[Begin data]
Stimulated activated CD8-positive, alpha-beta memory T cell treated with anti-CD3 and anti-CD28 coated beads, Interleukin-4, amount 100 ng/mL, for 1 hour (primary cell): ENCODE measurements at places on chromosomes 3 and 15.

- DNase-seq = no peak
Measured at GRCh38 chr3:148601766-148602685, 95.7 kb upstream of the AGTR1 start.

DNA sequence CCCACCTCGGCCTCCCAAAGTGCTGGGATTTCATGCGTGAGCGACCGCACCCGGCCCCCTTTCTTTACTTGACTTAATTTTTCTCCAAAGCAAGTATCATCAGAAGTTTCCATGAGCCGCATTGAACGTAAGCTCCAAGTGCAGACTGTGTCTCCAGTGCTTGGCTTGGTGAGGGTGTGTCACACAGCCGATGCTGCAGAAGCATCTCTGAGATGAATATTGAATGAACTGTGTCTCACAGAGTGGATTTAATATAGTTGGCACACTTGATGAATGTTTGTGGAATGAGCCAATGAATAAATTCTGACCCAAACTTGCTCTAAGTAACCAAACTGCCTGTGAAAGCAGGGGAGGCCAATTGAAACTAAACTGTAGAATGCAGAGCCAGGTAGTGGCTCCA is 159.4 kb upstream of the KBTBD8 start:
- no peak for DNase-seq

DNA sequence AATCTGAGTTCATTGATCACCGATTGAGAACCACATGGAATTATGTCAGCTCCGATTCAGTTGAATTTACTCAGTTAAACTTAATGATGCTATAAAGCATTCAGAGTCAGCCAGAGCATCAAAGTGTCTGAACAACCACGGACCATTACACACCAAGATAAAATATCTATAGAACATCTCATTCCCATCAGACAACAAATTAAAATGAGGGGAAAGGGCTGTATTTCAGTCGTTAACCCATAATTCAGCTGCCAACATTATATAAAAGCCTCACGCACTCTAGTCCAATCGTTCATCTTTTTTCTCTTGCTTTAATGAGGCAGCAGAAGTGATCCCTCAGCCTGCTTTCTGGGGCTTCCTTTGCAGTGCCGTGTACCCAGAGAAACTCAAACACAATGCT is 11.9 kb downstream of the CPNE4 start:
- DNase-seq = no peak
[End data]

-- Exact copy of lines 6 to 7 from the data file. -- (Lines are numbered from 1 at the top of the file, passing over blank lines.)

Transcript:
DNA sequence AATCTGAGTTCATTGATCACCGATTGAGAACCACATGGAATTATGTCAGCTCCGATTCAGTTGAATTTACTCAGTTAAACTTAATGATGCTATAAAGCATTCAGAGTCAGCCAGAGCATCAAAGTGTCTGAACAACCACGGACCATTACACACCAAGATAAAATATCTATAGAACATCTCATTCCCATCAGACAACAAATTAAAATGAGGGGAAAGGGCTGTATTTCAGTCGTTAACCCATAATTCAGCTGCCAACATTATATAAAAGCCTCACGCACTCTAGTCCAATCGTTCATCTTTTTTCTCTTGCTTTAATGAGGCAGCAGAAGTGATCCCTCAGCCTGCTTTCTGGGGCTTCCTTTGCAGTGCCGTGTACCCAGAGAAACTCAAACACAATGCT is 11.9 kb downstream of the CPNE4 start:
- DNase-seq = no peak